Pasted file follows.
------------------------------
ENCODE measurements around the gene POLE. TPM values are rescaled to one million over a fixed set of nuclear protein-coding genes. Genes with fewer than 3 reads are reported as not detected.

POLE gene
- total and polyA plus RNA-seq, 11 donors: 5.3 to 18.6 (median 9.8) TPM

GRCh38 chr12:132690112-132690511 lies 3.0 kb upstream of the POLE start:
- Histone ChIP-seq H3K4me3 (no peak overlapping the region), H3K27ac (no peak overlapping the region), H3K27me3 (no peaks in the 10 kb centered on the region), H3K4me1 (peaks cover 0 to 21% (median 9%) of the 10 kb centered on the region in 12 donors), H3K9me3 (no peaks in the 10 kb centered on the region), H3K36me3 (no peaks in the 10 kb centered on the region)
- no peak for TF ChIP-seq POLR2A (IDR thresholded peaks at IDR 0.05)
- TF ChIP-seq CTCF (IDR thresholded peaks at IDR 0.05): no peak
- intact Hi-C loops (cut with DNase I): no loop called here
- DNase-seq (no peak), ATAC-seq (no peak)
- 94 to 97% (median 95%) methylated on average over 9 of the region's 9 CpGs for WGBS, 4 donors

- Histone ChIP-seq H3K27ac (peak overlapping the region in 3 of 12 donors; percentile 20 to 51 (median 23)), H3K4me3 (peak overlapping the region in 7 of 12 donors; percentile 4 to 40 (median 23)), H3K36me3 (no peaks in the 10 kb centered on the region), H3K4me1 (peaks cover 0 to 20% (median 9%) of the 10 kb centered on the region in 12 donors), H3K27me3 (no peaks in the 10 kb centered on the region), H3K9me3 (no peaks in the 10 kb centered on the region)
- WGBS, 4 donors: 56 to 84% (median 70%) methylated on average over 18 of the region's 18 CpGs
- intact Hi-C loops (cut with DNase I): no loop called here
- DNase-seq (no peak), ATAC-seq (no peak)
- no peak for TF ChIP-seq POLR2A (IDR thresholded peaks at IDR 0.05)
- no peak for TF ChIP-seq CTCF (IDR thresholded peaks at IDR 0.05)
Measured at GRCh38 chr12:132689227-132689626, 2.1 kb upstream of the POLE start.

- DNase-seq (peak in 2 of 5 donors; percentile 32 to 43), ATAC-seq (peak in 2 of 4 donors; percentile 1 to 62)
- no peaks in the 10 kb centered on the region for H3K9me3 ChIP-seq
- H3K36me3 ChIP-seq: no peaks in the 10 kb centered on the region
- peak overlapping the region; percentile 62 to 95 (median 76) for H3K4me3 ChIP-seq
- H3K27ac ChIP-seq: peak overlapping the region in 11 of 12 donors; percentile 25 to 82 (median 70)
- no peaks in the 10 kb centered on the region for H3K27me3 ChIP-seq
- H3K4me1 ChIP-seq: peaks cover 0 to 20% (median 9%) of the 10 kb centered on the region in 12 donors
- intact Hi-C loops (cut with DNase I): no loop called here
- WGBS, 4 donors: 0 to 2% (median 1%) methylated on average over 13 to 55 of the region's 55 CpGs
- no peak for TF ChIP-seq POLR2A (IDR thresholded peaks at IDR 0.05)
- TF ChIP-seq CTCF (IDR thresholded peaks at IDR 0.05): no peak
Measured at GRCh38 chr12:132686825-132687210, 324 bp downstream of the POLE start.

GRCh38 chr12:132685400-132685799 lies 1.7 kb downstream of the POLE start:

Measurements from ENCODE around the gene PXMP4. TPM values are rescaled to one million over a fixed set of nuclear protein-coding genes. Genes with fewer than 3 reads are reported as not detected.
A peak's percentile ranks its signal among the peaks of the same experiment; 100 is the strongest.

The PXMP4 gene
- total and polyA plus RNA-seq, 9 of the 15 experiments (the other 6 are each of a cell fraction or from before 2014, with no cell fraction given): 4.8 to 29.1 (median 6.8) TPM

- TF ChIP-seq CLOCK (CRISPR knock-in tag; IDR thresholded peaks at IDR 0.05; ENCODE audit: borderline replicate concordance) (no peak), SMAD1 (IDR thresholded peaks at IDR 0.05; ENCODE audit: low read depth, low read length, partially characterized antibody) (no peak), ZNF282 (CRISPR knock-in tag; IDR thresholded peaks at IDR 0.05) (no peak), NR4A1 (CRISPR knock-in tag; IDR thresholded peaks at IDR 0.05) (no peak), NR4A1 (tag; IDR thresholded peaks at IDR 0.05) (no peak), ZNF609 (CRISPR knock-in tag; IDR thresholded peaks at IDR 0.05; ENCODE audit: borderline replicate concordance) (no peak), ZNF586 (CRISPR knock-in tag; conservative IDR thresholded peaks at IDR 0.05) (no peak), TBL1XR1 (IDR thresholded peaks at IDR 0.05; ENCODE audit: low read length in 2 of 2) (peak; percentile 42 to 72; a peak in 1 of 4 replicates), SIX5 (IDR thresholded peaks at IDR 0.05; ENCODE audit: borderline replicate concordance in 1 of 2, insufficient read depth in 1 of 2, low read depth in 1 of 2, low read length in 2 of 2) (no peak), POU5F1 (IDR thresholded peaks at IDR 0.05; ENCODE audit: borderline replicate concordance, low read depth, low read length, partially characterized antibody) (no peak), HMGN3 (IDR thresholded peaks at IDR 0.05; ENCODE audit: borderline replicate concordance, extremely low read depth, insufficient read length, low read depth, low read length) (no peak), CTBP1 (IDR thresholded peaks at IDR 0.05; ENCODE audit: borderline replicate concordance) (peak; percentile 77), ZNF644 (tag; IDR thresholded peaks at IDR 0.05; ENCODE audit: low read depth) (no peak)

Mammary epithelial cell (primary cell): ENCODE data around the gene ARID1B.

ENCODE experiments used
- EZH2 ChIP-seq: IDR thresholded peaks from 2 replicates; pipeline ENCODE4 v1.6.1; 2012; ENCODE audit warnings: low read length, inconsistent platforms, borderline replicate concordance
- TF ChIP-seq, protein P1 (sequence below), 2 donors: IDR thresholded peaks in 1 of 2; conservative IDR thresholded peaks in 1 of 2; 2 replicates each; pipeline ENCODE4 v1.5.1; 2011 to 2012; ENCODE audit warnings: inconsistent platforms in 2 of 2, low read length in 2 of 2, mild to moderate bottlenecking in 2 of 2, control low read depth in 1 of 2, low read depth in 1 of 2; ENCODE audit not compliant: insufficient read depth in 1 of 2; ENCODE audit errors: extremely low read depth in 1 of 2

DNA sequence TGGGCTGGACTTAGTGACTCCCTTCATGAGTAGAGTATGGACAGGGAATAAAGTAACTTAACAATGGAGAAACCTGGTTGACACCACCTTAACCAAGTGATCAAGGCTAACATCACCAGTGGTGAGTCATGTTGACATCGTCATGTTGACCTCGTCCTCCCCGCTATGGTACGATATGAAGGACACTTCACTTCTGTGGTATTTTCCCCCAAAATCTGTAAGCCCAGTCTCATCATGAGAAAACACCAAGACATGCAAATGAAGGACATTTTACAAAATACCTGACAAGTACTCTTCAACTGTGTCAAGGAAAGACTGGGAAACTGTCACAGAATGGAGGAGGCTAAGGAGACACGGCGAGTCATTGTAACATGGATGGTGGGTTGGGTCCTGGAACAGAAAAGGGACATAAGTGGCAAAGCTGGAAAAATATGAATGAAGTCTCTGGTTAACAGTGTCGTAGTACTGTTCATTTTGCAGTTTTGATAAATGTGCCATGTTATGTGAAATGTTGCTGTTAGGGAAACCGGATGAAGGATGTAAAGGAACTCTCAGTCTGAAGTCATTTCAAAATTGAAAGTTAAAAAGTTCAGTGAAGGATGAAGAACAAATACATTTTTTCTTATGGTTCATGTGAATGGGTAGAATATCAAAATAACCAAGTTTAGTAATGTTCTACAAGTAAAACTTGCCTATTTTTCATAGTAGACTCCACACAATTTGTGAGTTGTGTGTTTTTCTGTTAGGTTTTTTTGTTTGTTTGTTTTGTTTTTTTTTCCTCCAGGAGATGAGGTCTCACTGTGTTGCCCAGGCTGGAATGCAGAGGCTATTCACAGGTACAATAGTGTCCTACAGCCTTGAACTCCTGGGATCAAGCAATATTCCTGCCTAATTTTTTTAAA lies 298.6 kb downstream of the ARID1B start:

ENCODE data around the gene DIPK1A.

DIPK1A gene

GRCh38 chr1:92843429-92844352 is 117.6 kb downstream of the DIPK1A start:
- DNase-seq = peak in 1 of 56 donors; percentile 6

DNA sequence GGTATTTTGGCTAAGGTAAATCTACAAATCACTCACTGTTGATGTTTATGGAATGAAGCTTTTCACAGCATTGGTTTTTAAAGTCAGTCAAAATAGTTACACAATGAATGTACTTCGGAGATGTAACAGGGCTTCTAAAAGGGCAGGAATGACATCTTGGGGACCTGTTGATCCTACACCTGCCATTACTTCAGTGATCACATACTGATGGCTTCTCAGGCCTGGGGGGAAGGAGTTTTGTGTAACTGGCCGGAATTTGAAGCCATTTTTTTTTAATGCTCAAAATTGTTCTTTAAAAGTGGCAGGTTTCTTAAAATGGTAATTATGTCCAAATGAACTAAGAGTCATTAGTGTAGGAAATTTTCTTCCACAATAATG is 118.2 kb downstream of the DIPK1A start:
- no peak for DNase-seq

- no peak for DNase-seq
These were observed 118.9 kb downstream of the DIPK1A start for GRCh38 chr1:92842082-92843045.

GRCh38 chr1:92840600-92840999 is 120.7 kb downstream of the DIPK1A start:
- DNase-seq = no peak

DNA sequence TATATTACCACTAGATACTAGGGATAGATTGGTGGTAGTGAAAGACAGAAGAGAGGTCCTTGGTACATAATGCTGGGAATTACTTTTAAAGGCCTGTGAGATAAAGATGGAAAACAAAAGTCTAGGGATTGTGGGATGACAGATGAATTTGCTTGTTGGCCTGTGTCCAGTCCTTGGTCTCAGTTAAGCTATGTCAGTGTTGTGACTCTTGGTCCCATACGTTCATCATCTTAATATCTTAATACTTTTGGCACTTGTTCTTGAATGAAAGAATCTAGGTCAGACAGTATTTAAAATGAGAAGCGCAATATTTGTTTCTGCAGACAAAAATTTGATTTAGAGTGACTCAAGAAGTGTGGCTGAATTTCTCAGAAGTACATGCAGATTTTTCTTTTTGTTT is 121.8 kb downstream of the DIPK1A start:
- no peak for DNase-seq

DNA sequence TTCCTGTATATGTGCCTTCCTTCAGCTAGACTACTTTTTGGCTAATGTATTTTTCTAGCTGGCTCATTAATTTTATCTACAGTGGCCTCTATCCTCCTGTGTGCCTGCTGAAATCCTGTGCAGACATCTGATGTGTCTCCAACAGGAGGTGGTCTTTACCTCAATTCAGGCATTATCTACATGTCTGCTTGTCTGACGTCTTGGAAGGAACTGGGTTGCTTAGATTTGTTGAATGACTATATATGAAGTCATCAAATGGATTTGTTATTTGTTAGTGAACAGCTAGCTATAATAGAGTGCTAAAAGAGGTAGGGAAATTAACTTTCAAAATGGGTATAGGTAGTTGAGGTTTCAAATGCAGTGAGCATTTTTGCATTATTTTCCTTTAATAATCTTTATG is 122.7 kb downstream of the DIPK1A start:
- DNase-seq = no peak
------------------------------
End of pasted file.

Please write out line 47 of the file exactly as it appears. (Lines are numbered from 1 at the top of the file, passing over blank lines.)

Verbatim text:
- no peak for DNase-seq